Monopolisation of security resources

The organisation of retail chains is suffering as a result of this upsurge in shoplifting. In addition to the loss of revenue, this scourge is forcing security staff to redouble their vigilance. They spend an enormous amount of time dealing with people they deem suspicious. Sometimes it’s too late, other times it’s a mistake and the person is ultimately blameless. Either way, it wastes the security guards’ time.

Developments and trends in VSA

Algorithmic video surveillance is not a new application. It has been used for a number of years for facial recognition. But other uses have been developed, particularly in the field of security. Thanks to AI, it is now possible to use video surveillance cameras to protect against shoplifting, while respecting the privacy of customers.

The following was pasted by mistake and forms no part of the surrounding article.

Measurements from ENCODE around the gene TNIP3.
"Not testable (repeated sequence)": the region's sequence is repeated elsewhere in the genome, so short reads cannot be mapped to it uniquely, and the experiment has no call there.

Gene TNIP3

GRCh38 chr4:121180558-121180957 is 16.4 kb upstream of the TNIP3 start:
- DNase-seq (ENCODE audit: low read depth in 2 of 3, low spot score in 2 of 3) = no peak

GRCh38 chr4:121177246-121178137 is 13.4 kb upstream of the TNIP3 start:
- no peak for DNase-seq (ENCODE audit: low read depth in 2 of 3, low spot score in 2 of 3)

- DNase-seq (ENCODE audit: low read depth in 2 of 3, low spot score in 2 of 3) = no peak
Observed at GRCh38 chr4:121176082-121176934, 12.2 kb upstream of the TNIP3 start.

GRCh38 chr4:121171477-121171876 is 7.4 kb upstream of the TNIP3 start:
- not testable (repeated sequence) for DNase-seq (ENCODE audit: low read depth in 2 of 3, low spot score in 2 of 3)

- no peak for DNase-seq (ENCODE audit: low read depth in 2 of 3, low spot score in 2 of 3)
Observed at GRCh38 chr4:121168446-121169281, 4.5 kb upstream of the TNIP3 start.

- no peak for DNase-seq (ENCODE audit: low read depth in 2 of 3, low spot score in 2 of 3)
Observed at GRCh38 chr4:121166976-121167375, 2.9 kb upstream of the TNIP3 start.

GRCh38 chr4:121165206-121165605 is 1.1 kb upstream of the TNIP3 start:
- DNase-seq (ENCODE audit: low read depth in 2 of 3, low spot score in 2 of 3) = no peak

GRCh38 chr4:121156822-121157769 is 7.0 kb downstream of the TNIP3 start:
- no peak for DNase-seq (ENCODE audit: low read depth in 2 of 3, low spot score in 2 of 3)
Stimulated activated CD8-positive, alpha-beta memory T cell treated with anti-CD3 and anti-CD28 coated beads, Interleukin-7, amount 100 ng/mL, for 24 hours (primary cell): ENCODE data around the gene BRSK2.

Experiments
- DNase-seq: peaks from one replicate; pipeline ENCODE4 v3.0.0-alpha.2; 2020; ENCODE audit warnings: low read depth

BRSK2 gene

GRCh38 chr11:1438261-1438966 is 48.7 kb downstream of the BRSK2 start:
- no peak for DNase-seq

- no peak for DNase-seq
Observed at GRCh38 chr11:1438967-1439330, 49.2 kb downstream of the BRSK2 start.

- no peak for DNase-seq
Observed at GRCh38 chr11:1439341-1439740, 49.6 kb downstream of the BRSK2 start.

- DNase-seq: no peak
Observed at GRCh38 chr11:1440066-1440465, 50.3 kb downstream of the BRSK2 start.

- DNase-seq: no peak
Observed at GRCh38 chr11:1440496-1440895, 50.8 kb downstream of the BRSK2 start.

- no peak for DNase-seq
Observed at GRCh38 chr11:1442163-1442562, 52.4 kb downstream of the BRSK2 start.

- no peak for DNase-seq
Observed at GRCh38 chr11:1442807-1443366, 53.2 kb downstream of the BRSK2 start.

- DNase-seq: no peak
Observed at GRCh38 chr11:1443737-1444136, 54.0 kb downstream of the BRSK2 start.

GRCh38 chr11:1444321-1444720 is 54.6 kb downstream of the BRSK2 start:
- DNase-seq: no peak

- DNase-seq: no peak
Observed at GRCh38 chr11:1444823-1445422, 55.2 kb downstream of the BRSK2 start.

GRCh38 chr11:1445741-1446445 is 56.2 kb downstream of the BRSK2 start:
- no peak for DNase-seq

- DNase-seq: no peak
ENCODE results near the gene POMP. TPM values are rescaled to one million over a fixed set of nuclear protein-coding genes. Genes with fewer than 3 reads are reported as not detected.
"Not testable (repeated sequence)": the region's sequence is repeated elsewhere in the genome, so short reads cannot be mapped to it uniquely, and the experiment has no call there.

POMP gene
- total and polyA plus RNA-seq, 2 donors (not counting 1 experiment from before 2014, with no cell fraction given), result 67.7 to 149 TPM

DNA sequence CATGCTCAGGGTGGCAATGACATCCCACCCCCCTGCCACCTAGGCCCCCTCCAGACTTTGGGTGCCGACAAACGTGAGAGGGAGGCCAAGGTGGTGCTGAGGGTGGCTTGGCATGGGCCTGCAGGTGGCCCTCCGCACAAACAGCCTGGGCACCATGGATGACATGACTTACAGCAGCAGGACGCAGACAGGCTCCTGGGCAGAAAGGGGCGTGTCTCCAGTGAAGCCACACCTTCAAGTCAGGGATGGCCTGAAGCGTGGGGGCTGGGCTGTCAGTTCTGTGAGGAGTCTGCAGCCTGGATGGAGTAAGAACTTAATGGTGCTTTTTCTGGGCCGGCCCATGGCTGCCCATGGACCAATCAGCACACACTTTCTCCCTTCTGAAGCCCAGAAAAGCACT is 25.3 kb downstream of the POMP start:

Development for shop security

The developers focused their research on real-time analysis of images and videos recorded by surveillance cameras. This data is used to train the programme to detect suspicious gestures (machine learning). This data is used to create an algorithm capable of learning autonomously and analysing more complex data (deep learning) in order to improve its performance.

Veesion software is based on this algorithm. It is capable of detecting suspicious gestures or behaviour in a shop in real time, regardless of its size.

Technology that’s easy to install